Styling isn’t particularly attention grabbing but it’s given a modern vibe with daytime running lights, LED front and rear lights, and aluminium side steps.
Styling isn’t particularly attention grabbing but it’s given a modern vibe with daytime running lights, LED front and rear lights, and aluminium side steps.

Kind of like trying to imagine a new search engine trying to take on Google, it isn’t easy for a newcomer wanting to muscle into a turf ruled by the Toyota Fortuner, and to a lesser extent the Ford Everest.

Both the Toyota and Ford have their diehard fans, and Isuzu’s new MU-X seven seater faces a tough ride to steal some market share in this league of "real" SUVs, ie those that place more emphasis on rugged adventuring ability than softroaders that are more about car-like driving characteristics.

It’s not Isuzu’s first crack at this segment, though it’s been two decades since the brand’s previous SUV contender, the Isuzu Frontier, was sold here. Still, Isuzu has a lot of brand equity through the KB bakkie, on which the MU-X is based. In May the MU-X reached local showrooms in two versions, a 4x2 and a 4x4, as the first vehicle to be launched by Isuzu SA following the exit of former parent firm General Motors in 2017.

The roomy cabin seats seven people, and the back row isn’t just for toddlers.
The roomy cabin seats seven people, and the back row isn’t just for toddlers.

Priced at R568,000 for the 4x2 and R629,100 for the 4x4, both versions are well stocked with safety features that include six airbags, ABS brakes, stability control and trailer sway control.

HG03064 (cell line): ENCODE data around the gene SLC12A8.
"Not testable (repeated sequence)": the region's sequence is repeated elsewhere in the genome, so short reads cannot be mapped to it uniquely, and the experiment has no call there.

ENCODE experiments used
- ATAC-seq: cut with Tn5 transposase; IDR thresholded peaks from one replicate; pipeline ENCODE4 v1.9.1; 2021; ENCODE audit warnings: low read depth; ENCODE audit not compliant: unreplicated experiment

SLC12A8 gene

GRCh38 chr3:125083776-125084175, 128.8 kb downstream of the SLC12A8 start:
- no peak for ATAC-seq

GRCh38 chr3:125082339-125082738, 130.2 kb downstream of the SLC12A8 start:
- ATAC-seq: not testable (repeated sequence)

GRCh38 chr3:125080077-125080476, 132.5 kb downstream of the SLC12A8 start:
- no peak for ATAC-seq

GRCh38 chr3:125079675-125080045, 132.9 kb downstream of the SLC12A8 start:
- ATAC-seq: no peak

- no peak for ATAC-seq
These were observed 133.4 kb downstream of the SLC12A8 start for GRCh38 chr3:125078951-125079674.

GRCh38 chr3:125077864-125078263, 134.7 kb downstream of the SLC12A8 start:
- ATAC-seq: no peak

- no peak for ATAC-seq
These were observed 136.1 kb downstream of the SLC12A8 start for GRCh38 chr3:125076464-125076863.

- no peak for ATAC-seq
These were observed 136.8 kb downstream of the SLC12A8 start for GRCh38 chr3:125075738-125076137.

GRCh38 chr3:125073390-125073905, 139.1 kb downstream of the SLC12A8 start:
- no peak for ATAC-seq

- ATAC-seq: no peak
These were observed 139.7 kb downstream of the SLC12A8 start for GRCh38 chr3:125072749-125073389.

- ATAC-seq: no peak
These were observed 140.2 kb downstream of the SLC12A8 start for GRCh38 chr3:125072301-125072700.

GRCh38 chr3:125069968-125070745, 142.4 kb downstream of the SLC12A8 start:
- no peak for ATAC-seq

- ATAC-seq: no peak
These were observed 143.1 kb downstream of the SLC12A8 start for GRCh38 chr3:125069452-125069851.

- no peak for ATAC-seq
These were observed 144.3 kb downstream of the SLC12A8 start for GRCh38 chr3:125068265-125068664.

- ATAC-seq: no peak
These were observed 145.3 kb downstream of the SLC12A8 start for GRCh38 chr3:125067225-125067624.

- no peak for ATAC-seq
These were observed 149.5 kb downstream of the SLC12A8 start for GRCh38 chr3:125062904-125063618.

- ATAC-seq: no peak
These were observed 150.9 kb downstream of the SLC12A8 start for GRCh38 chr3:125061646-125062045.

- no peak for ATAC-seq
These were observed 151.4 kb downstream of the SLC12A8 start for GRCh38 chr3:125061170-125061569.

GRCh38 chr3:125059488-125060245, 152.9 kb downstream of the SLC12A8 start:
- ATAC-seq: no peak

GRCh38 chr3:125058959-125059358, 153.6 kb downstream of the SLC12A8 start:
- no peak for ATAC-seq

Like its Toyota and Ford rivals, the MU-X, which means multi-utility crossover, rides on a rugged body-on-frame design. It’s essentially an Isuzu KB bakkie underneath, but in place of the KB’s working-class rear leaf springs the MU-X gets coil springs and five-link rear suspension to smooth out the ride.

And it works. Together with the high-profile tyres fitted, a comfy ride quality is one of the standout characteristics of the MU-X.

The Isuzu gets around corners with the typical nature of a bakkie-based SUV. If you’re after X5-style handling sharpness you know where to look, but while the MU-X has lots of body roll and the steering’s not exactly sharp, this Isuzu changes direction neatly as long as you don’t try to hurry it too much.

Where the MU-X falters somewhat is in engine output. Paired with a six-speed automatic transmission, both the 4x2 and 4x4 versions are ushered along by the KB’s three-litre four-cylinder turbodiesel engine which, at 130kW and 380Nm, is outgunned by the 130kW/420Nm Fortuner 2.8, the 147kW/470Nm Ranger 3.2 and the other contender in this segment, the Mitsubishi Pajero Sport 2.4 (133kW/430Nm).

Hardcore offroad trails? No sweat.
Hardcore offroad trails? No sweat.

The Isuzu’s relatively mediocre torque results in a somewhat leisurely nature that requires a little elbow grease to extract some pace, particularly when long trucks need to be overtaken in a hurry. It may also not be the first choice of vehicle to strap a caravan or a boat to, though it does have a generous three-tonne towing capacity.

But while "sporty" isn’t in its vocabulary, the four-cylinder does speak with a soft voice that, together with decently-muted wind noise, makes the MU-X a refined package overall. It’s fairly economical, with a factory-quoted 7.9l per 100km.

It’s a formidable offroader and the 4x4 version (on test here) ho-hummed its way through a rough and rocky trail with its 230mm ground clearance, low range transfer case and the ability to switch from rear-to four-wheel drive at speeds of up to 100km/h with a twist of a knob.

For those seeking a family-sized SUV the MU-X makes the grade with its seven-seater cabin. The first two rows offer stretch-out space (and have backrests adjustable for angle) and the third two-seater row, while ideally for tweens, is large enough for a pair of adults.

The MU-X has had a fairly modest start to local sales, with 367 units moving off showroom floors in the past three months compared with 3,084 for the Fortuner and 1,221 for the Everest, but ahead of the Pajero Sport’s 136.

It probably deserves to do better, especially with its competitive pricing, but it is up against two rivals with rock-solid reputations, not to mention more engine grunt.